The WSI XXL event, held annually since 2016, gives you a good impression of modern heavy on-road vehicles in the Netherlands. There’s a wide variety of tractors, trucks and big rigs on display at the very well organized show. Many of them were in the CC-spotlight over the past two months, this is the event’s colorful finale.
2019 DAF XF 530 FTG tractor with a Broshuis double semi-trailer for hauling intermodal shipping containers.
2019 Scania S 580 tractor.
2018 Scania R 650 tractor.
2017 DAF XF 430 FT tractor.
2018 Volvo FH 6×2 truck with a hook lift system.
Climate controlled pig hauler, a 2018 Scania R 500 6×2 truck with a Cuppers trailer. Needless to say the roofs are down when the rig hits the road.
2018 Mercedes-Benz Actros 1945 tractor (19 metric tons GVM, 450 DIN-hp).
2019 Renault T-series tractor.
2017 Scania S 730 tractor, Scania’s current end boss model when it comes to power.
1995 Scania R 143 H tractor with a 2019 Vogelzang semi-trailer for transporting liquid cattle feed.
2019 DAF XF 480 FT tractor.
Paint it black, 2019 Volvo FH tractor.
2018 Scania G 410 6×2 flatbed truck with a Hiab crane.
2018 Volvo FH 10×4 flatbed truck with a Palfinger crane, 45 metric tons GVM.
2017 Volvo FH 10×4 flatbed truck with an HMF crane, 49 metric tons GVM (4,000 kg extra thanks to the heavier front axles and the increased axle spacing between the fourth and fifth axle).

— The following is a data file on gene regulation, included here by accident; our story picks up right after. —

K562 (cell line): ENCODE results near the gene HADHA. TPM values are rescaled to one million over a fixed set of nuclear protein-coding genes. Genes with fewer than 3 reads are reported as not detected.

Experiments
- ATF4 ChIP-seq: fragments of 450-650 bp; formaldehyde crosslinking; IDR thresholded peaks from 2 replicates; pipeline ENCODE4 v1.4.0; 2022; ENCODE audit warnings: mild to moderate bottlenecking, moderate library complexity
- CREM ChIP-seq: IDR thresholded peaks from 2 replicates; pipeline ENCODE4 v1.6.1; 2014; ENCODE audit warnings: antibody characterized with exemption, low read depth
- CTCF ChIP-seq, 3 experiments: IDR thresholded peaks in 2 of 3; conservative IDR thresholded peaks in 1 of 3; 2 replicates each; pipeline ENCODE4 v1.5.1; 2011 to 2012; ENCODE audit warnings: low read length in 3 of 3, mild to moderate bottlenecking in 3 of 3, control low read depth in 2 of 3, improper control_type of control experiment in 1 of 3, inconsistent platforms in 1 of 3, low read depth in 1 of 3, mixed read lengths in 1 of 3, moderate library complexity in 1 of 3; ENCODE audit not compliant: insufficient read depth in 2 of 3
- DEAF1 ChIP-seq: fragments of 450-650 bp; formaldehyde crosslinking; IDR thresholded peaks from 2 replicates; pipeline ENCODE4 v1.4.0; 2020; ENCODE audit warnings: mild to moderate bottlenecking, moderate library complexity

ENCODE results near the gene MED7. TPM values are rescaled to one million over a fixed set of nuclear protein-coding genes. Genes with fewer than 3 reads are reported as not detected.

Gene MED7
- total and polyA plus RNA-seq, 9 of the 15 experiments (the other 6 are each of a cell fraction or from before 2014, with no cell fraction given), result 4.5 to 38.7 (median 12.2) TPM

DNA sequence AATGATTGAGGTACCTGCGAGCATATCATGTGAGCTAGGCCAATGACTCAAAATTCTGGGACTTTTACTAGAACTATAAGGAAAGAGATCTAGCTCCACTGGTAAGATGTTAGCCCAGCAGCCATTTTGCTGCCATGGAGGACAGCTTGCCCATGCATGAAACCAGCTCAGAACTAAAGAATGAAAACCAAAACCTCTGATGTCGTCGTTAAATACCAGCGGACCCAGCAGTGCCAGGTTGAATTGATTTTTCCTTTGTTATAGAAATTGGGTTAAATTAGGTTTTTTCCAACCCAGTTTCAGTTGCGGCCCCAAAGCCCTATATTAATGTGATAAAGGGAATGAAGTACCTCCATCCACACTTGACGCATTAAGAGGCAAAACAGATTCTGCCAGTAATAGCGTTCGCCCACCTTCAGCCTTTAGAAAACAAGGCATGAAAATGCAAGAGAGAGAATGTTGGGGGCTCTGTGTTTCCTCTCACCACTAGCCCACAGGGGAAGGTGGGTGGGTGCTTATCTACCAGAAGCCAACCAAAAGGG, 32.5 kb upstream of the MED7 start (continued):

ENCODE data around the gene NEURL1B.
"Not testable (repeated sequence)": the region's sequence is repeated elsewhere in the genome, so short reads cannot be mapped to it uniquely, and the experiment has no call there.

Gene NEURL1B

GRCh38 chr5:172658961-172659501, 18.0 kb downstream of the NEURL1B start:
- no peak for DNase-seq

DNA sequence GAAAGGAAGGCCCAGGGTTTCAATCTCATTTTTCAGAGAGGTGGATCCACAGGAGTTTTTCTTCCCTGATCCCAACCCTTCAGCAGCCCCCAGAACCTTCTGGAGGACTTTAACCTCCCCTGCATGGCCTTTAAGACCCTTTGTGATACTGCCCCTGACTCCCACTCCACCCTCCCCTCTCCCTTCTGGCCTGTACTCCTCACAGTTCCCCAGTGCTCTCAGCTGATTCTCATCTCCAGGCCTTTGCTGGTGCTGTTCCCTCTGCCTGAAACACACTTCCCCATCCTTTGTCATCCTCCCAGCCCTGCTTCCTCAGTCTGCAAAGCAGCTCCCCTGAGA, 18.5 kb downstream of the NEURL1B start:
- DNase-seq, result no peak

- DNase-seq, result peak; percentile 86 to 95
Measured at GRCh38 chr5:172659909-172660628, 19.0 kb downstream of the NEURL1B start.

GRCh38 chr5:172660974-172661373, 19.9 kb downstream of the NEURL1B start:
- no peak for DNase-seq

2017 Scania S 580 tractor with a curtain side semi-trailer.
2013 Volvo FH tractor with a 2012 Schmitz Cargobull refrigerated semi-trailer.
From Belgium, a Volvo FH tractor with a liftable and steering (single wheeled) pusher axle. Very common on Euro-tractors.
2018 Volvo FH tractor with a 2019 Schmitz Cargobull refrigerated semi-trailer.
2018 Thunderdome XF 480 FT tractor.
2018 DAF XF 480 FT tractor.
Poultry hauler, a 2018 Scania S 450 tractor with a 2010 GS semi-trailer and Ravenhorst body.
2012 DAF XF 105 Brougham tractor, 510 DIN-hp. Note the old-school DAF steering wheel.
XF 105 is the model designation of the previous heavy DAF generation. Now it’s just XF, followed by the DIN-hp rating and the chassis-cab set-up.
2018 DAF XF 480 FT tractor with a 2009 Schmitz refrigerated semi-trailer.